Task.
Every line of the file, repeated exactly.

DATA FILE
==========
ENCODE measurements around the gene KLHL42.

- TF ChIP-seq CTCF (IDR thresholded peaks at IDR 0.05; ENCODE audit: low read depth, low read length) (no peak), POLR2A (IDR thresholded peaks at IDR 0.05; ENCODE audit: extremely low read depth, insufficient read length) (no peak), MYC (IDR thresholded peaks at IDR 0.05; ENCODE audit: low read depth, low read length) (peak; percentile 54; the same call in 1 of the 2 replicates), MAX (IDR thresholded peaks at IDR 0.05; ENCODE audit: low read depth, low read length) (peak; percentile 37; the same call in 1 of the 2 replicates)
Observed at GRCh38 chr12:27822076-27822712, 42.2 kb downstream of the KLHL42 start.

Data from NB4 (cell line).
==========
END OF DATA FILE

ENCODE measurements around the gene KLHL42.

- TF ChIP-seq CTCF (IDR thresholded peaks at IDR 0.05; ENCODE audit: low read depth, low read length) (no peak), POLR2A (IDR thresholded peaks at IDR 0.05; ENCODE audit: extremely low read depth, insufficient read length) (no peak), MYC (IDR thresholded peaks at IDR 0.05; ENCODE audit: low read depth, low read length) (peak; percentile 54; the same call in 1 of the 2 replicates), MAX (IDR thresholded peaks at IDR 0.05; ENCODE audit: low read depth, low read length) (peak; percentile 37; the same call in 1 of the 2 replicates)
Observed at GRCh38 chr12:27822076-27822712, 42.2 kb downstream of the KLHL42 start.

Data from NB4 (cell line).